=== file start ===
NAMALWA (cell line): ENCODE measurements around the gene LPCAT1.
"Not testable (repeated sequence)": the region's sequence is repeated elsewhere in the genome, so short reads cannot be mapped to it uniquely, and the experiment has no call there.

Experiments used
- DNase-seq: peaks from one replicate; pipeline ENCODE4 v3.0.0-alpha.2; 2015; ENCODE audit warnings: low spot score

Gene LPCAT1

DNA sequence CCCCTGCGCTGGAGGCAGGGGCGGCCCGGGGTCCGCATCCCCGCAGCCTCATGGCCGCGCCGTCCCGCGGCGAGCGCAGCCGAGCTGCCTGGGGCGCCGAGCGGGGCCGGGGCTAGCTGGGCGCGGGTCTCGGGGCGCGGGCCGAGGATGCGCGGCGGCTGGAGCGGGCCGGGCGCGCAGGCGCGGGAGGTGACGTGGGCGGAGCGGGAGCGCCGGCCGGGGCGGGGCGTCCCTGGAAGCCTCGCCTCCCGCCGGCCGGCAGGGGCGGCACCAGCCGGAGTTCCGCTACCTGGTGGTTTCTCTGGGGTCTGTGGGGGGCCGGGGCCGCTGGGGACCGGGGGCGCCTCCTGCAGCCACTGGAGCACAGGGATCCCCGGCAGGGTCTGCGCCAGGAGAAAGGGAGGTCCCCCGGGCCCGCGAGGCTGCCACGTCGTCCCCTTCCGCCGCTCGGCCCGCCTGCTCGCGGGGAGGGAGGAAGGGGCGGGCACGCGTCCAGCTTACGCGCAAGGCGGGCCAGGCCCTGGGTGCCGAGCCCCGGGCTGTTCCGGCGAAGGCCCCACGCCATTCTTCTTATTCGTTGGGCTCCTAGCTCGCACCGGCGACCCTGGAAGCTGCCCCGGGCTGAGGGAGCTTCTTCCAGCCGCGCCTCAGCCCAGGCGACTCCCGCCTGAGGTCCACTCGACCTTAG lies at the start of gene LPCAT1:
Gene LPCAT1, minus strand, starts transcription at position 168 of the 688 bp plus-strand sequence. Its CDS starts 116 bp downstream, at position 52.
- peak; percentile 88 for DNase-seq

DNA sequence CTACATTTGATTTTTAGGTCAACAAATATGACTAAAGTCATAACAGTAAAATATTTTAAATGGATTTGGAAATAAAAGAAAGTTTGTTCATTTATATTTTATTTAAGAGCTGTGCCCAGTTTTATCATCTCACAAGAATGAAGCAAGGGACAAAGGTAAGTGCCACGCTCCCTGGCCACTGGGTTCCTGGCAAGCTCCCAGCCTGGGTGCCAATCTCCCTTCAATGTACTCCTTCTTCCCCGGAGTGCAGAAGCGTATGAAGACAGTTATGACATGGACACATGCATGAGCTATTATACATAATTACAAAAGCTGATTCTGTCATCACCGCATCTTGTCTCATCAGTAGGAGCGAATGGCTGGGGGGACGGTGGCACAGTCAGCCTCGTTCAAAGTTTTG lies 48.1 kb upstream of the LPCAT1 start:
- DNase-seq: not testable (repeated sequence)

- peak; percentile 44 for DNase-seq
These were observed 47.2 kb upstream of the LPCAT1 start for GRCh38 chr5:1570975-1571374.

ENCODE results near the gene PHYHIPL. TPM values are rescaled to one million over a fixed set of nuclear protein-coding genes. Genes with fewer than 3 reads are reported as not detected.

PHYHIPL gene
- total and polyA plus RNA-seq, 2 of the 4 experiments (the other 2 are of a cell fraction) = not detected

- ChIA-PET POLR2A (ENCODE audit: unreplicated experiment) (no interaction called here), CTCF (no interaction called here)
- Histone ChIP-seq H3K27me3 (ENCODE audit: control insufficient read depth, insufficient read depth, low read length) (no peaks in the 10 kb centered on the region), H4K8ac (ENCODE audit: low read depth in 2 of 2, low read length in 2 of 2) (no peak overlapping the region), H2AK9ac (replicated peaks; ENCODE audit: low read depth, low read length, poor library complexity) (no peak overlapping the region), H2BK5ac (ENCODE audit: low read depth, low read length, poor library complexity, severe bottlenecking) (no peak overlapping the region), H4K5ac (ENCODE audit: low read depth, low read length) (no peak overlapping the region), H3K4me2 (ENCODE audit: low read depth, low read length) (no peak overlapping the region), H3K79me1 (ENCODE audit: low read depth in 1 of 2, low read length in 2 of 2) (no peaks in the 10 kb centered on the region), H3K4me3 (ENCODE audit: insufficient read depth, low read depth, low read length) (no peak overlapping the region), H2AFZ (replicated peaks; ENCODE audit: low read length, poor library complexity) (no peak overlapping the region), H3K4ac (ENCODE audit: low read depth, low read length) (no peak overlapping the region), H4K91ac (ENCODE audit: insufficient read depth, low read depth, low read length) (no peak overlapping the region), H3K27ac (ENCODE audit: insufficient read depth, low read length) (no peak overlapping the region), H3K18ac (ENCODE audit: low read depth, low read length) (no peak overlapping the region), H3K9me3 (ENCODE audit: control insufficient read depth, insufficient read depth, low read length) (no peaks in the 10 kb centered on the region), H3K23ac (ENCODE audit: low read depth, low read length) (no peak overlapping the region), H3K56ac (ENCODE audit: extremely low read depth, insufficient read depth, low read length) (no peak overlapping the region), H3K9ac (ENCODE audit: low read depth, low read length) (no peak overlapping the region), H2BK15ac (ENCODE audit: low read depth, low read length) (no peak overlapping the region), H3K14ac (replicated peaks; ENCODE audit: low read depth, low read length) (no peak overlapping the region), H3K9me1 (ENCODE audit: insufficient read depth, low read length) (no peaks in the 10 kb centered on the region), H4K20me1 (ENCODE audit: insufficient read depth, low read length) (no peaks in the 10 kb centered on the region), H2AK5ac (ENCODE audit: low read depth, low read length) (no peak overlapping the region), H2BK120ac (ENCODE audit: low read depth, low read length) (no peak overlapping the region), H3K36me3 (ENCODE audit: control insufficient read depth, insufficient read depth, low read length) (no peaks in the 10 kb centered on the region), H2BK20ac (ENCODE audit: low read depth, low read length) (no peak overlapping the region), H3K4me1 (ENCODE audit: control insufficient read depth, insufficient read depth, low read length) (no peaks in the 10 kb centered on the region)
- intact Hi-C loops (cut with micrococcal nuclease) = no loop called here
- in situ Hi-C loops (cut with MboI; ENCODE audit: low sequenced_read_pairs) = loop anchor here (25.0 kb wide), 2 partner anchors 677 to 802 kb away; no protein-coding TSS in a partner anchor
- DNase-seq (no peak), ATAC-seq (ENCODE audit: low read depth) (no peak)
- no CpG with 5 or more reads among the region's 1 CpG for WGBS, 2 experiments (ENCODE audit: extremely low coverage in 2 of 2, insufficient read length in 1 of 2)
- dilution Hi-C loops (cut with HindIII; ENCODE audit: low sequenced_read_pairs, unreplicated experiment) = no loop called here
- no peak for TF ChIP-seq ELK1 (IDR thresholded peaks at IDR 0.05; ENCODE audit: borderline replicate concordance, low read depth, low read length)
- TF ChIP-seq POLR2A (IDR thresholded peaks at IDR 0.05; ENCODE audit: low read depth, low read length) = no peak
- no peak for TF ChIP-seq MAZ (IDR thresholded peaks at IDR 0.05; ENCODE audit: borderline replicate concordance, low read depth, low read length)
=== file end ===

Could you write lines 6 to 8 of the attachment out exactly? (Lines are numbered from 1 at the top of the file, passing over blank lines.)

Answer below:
DNA sequence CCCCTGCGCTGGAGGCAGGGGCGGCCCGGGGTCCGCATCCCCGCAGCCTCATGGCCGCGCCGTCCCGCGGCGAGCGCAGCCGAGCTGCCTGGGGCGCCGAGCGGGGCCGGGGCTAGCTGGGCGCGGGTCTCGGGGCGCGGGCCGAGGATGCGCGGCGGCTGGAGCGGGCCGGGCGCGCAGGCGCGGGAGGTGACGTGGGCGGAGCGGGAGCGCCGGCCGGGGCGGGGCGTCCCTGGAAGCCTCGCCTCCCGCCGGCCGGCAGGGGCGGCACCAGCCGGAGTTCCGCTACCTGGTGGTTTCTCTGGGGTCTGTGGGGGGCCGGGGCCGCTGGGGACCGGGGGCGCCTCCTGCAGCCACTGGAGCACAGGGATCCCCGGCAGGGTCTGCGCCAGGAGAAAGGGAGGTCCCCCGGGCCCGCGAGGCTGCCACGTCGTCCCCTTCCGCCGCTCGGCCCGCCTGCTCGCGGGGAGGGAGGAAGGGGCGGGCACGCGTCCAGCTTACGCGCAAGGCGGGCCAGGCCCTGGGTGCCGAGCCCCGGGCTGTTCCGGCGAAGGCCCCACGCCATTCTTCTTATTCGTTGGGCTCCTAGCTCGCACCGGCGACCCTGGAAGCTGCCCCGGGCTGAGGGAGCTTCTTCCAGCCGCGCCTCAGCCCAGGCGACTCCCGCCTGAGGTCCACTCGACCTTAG lies at the start of gene LPCAT1:
Gene LPCAT1, minus strand, starts transcription at position 168 of the 688 bp plus-strand sequence. Its CDS starts 116 bp downstream, at position 52.
- peak; percentile 88 for DNase-seq